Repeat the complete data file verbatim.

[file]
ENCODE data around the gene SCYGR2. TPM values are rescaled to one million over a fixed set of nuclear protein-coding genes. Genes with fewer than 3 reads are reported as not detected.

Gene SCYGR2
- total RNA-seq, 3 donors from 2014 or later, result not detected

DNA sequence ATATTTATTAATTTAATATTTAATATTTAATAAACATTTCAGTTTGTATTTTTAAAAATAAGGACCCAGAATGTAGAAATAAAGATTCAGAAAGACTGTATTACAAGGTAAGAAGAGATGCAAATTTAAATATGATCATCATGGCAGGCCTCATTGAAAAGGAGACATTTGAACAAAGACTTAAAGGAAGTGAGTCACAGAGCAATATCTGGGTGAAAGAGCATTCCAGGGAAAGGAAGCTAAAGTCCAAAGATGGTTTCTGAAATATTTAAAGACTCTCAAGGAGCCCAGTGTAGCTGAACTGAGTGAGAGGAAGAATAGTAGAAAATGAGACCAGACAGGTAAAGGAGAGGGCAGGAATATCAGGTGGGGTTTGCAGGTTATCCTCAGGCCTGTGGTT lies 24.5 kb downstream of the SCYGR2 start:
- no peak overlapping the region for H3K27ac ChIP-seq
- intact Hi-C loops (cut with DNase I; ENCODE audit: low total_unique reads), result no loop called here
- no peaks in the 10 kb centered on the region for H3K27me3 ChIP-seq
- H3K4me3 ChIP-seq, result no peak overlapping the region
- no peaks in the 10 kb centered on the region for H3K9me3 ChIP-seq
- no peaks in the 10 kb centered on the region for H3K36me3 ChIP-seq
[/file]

ENCODE data around the gene SCYGR2. TPM values are rescaled to one million over a fixed set of nuclear protein-coding genes. Genes with fewer than 3 reads are reported as not detected.

Gene SCYGR2
- total RNA-seq, 3 donors from 2014 or later, result not detected

DNA sequence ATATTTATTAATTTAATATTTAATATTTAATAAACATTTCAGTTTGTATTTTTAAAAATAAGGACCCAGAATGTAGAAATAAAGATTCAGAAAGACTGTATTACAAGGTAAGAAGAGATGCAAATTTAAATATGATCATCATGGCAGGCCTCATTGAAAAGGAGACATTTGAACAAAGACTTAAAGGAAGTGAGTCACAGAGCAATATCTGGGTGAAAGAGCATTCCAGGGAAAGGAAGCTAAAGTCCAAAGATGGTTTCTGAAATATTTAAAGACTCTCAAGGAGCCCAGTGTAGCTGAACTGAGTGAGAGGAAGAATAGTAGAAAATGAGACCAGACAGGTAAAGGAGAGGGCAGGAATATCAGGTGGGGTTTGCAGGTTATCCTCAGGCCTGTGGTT lies 24.5 kb downstream of the SCYGR2 start:
- no peak overlapping the region for H3K27ac ChIP-seq
- intact Hi-C loops (cut with DNase I; ENCODE audit: low total_unique reads), result no loop called here
- no peaks in the 10 kb centered on the region for H3K27me3 ChIP-seq
- H3K4me3 ChIP-seq, result no peak overlapping the region
- no peaks in the 10 kb centered on the region for H3K9me3 ChIP-seq
- no peaks in the 10 kb centered on the region for H3K36me3 ChIP-seq